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Statement of Vice President Olli Rehn on the adoption by the Italian Government of extraordinary fiscal and economic measures

04.12.2011 - In the statement, Vice President Rehn welcomed the adoption by the Italian Government of a far-reaching package of fiscal measures and economic reforms and  described it as a much needed signal of a new approach to economic policy-making in the country.

Following the adoption by the Italian Government of a far-reaching package of fiscal measures and economic reforms, the Vice President of the European Commission in charge of Economic and Monetary Affairs and the Euro, Olli Rehn, delivered the following statement.

"I welcome the adoption of the significant package of budgetary and economic policy measures by the Italian government today. This package is a very important step to shore up the public finances and support economic growth, while preserving social equity and fairness, through measures concerning taxes, pensions, reform of public administration, liberalisations and incentives to firms.

The Commission will carry out a detailed assessment of the new package once we have received all the details. But overall this set of measures is timely and ambitious, as it gives a much needed signal of a new approach to economic policy-making.

The package, which entails an additional net consolidation effort of around €20 bn, or 1.3% of GDP, should help Italy to achieve the target of a balanced budget in 2013. This is essential to reinforce the credibility on the Italian economy but also to regain control on the very high debt and alleviate the burden on future generations of Italians.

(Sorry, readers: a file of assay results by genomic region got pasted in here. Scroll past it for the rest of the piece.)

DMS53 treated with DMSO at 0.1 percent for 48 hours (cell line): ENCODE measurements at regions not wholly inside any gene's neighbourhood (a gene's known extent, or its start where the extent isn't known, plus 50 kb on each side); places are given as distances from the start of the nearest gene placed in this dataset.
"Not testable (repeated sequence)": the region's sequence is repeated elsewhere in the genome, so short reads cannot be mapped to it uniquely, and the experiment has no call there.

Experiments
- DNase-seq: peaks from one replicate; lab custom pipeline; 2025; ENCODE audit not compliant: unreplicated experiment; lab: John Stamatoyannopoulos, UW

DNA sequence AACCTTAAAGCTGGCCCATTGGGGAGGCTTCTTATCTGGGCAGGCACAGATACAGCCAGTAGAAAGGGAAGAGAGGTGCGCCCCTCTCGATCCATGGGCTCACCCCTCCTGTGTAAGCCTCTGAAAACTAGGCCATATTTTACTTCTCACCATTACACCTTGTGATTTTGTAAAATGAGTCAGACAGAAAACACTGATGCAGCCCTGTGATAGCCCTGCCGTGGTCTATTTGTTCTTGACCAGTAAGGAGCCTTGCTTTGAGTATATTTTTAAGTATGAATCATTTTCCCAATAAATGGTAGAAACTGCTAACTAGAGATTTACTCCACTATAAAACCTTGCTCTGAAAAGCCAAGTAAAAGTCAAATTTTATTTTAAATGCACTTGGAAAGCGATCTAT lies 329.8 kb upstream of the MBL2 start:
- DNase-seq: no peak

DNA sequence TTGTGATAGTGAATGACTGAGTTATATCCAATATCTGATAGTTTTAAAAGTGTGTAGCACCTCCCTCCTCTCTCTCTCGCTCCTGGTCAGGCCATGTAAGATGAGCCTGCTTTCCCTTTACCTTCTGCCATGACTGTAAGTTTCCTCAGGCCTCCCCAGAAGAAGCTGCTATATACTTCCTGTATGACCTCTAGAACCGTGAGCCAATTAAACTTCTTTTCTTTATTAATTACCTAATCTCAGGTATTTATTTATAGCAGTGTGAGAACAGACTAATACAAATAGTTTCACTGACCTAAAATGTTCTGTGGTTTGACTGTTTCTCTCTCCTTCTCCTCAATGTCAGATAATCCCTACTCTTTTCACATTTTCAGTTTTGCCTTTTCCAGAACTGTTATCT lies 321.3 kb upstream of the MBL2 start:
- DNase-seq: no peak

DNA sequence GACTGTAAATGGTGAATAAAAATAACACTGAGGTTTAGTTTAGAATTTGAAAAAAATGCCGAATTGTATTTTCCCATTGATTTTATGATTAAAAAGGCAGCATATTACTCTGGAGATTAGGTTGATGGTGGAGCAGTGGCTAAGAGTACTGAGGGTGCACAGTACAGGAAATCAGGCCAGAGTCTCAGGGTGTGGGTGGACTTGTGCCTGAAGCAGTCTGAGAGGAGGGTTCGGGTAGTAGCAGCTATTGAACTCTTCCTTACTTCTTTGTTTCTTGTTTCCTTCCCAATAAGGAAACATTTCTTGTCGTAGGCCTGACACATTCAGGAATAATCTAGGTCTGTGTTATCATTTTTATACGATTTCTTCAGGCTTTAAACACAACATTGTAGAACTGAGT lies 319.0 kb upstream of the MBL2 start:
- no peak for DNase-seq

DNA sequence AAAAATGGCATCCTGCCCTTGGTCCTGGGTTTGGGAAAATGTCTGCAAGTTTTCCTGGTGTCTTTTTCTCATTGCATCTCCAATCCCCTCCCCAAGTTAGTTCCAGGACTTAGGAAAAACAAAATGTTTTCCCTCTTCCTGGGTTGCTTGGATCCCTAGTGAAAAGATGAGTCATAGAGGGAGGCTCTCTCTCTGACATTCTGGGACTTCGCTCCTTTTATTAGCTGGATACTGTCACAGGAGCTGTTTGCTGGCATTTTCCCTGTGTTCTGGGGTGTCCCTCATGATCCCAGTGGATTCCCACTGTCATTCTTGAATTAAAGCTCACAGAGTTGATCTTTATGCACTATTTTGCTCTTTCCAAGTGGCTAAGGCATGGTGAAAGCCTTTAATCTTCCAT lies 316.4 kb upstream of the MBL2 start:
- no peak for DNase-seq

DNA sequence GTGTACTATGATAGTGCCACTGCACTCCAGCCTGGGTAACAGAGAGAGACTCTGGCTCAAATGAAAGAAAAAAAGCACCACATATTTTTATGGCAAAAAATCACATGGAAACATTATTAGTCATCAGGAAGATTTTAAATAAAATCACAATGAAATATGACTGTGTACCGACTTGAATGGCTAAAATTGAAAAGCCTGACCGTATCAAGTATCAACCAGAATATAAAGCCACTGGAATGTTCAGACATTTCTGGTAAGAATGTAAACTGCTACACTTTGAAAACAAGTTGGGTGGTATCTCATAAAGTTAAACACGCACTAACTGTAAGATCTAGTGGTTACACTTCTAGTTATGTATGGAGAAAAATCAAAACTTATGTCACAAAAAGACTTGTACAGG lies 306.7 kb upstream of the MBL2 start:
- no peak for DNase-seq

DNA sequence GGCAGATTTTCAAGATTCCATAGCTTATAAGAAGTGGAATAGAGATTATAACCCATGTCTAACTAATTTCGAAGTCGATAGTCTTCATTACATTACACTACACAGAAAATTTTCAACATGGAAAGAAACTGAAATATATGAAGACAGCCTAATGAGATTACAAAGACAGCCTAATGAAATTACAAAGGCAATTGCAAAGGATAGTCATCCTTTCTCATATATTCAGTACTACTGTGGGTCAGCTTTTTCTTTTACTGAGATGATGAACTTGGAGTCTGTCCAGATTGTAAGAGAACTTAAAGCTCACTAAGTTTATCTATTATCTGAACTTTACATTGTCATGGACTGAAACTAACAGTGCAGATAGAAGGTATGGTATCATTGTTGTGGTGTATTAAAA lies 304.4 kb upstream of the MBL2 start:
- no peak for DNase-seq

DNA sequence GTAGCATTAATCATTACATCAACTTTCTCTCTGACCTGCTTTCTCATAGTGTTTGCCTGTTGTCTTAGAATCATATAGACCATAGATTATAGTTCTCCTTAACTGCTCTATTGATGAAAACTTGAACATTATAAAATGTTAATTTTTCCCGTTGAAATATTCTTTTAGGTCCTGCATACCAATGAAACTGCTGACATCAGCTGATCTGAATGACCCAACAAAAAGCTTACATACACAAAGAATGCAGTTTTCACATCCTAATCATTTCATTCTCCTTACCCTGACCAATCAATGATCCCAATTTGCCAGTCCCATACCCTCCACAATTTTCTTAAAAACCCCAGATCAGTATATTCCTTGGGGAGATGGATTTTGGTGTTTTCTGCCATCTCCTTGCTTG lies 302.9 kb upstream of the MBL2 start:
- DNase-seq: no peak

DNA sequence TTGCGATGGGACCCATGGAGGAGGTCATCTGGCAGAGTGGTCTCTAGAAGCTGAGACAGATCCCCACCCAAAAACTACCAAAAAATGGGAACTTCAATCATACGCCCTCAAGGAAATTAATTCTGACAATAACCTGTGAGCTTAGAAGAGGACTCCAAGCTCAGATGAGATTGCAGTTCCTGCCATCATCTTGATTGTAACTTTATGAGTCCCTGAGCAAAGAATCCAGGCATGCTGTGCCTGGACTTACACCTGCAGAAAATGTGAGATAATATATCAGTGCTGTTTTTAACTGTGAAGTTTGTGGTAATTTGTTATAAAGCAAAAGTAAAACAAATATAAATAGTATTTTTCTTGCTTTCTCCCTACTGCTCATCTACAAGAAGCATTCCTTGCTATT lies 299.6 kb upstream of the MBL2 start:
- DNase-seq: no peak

In the area of pensions, some long-awaited measures are being introduced with the aim to more quickly reduce the pension bill while strengthening the fairness of the system and increasing labour force participation.

In the area of taxation, revenue-raising measures will be partly offset by fiscal incentives to support businesses and employment, in a move that implies a reorientation of the tax burden away from labour and capital onto consumption and property. The intensification of the fight against tax evasion is also welcome. 

The low growth potential of the Italian economy cannot be corrected overnight, but the measures announced today will help removing some bottlenecks to growth. More is needed along the lines that I indicated at the last Eurogroup meeting of 29 November. The Government has announced further structural measures coming soon, including in the labour market area, in consultation with the social partners.

It is crucial to keep the momentum in economic reform and in the political renewal to take further decisions that can bring more growth and more and better jobs in a fair way.


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